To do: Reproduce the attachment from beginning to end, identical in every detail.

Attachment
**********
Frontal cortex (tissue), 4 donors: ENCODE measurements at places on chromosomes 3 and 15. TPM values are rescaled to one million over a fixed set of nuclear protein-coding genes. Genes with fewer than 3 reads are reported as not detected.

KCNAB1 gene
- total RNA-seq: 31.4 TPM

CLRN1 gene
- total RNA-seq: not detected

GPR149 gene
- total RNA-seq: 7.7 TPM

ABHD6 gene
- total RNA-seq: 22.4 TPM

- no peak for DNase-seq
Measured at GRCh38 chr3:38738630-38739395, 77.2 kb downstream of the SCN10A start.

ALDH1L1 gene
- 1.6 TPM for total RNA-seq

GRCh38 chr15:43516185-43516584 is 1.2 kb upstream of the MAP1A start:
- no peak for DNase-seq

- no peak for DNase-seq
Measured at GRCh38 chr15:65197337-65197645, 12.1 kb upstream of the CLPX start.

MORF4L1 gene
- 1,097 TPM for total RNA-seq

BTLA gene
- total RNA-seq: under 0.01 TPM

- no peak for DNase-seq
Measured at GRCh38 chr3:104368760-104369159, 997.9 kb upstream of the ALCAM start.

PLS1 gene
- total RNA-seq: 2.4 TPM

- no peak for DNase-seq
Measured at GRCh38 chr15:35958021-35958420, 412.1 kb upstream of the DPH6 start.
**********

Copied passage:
Frontal cortex (tissue), 4 donors: ENCODE measurements at places on chromosomes 3 and 15. TPM values are rescaled to one million over a fixed set of nuclear protein-coding genes. Genes with fewer than 3 reads are reported as not detected.

KCNAB1 gene
- total RNA-seq: 31.4 TPM

CLRN1 gene
- total RNA-seq: not detected

GPR149 gene
- total RNA-seq: 7.7 TPM

ABHD6 gene
- total RNA-seq: 22.4 TPM

- no peak for DNase-seq
Measured at GRCh38 chr3:38738630-38739395, 77.2 kb downstream of the SCN10A start.

ALDH1L1 gene
- 1.6 TPM for total RNA-seq

GRCh38 chr15:43516185-43516584 is 1.2 kb upstream of the MAP1A start:
- no peak for DNase-seq

- no peak for DNase-seq
Measured at GRCh38 chr15:65197337-65197645, 12.1 kb upstream of the CLPX start.

MORF4L1 gene
- 1,097 TPM for total RNA-seq

BTLA gene
- total RNA-seq: under 0.01 TPM

- no peak for DNase-seq
Measured at GRCh38 chr3:104368760-104369159, 997.9 kb upstream of the ALCAM start.

PLS1 gene
- total RNA-seq: 2.4 TPM

- no peak for DNase-seq
Measured at GRCh38 chr15:35958021-35958420, 412.1 kb upstream of the DPH6 start.